Historiography to date has meticulously examined the domestic trajectory of Japanese citizen activism and movements, yet we still know very little about the transnational history of Japanese activism, and even less about the impact of border-crossing interactions on the activists and groups involved. In this chapter I examine the rich tapestry of transnational Japanese movements focused on Asia from the late-1960s onward and the ways these movements opened the door to new and progressive regionalist visions not previously imaginable within post-war Japanese civic activism. I adopt a transnational historical approach not only as a novel “framing context” for Japanese civic movements but also as a tool to explore the ways cross-border exchanges contributed to ideational changes and thematic developments. Recognition of their multidimensional “aggression” toward Asia – albeit unintentional and by association – motivated some Japanese civic activists to move beyond the rather insular, self-as-victim, focus of many earlier pacifist and environmental movements to a new project both for and with other Asians. Importantly also, many of the transnational initiatives Japanese activists started in Asia endure to the present and continue to shape the mentalities and thematic breadth of Japanese civic activism today.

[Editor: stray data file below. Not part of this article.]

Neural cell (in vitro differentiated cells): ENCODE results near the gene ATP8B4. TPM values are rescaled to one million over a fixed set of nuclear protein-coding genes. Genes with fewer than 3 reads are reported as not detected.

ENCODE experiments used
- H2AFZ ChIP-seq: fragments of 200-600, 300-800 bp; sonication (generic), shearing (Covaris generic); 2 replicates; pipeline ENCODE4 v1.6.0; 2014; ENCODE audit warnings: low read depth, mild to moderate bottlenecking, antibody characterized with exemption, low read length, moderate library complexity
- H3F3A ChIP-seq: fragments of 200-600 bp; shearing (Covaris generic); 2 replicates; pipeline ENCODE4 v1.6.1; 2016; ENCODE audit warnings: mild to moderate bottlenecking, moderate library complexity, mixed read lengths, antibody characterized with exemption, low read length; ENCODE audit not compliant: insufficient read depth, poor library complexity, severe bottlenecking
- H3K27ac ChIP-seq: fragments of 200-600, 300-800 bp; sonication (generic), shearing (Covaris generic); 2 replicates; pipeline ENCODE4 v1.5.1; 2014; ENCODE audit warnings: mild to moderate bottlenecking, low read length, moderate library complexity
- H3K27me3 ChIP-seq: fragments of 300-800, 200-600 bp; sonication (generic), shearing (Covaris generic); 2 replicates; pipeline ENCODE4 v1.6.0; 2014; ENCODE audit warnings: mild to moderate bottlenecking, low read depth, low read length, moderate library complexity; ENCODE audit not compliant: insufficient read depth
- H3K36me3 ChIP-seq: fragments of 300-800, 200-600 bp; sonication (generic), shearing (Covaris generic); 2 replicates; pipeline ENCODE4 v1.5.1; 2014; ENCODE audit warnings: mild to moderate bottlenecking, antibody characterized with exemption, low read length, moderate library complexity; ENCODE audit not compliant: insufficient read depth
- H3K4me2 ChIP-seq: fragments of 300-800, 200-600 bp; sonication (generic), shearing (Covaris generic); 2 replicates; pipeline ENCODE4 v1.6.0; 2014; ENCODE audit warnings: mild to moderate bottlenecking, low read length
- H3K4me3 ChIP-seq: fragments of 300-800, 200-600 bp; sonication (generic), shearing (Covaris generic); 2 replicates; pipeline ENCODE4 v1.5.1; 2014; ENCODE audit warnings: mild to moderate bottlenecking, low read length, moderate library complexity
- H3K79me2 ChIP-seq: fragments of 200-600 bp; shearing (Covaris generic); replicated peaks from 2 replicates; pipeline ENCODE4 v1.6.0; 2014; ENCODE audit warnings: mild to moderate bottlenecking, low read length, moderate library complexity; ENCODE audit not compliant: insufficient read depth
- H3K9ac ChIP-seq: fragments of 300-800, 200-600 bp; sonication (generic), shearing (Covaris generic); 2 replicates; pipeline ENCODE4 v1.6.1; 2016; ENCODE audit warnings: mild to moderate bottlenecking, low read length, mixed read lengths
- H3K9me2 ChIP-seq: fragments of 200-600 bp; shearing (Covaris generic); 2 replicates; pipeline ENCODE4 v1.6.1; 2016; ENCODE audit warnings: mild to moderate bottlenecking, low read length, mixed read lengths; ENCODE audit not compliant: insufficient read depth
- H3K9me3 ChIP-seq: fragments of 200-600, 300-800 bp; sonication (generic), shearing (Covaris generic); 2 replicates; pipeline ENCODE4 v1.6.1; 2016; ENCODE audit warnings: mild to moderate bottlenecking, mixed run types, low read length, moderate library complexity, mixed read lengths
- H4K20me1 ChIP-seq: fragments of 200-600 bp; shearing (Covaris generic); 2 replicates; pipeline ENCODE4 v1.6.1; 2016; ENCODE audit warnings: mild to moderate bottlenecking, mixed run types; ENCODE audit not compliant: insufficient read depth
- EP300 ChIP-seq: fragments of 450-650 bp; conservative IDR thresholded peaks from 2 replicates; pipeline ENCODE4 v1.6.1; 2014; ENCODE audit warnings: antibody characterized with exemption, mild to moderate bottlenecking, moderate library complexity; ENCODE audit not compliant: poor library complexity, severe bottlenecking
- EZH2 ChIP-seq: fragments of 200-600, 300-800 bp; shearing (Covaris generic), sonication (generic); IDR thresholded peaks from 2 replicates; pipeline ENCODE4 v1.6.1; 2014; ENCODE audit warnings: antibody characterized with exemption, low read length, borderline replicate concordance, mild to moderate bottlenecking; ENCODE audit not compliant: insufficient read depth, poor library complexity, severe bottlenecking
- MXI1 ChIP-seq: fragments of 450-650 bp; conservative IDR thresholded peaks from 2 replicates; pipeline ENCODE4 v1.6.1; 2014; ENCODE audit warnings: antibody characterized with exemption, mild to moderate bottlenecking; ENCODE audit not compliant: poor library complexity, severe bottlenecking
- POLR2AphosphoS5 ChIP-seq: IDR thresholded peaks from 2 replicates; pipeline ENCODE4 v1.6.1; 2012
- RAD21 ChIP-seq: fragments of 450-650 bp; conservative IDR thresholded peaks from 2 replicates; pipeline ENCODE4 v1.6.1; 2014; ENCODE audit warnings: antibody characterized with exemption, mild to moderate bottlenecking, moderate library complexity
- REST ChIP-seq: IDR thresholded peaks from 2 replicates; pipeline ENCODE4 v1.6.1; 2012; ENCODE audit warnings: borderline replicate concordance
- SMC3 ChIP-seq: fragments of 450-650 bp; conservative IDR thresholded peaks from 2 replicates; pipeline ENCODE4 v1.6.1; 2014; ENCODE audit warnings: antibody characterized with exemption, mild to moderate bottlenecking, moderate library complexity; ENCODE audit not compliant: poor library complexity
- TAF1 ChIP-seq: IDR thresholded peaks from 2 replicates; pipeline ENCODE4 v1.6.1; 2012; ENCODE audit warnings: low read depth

|Title of host publication||Social Movements and Political Activism in Contemporary Japan: Re-emerging from Invisibility (The Mobilization Series on Social Movements, Protest, and Culture)|
|Editors||David Chiavacci & Julia Obinger|
|Place of Publication||United Kingdom|
|Publication status||Published - 2018|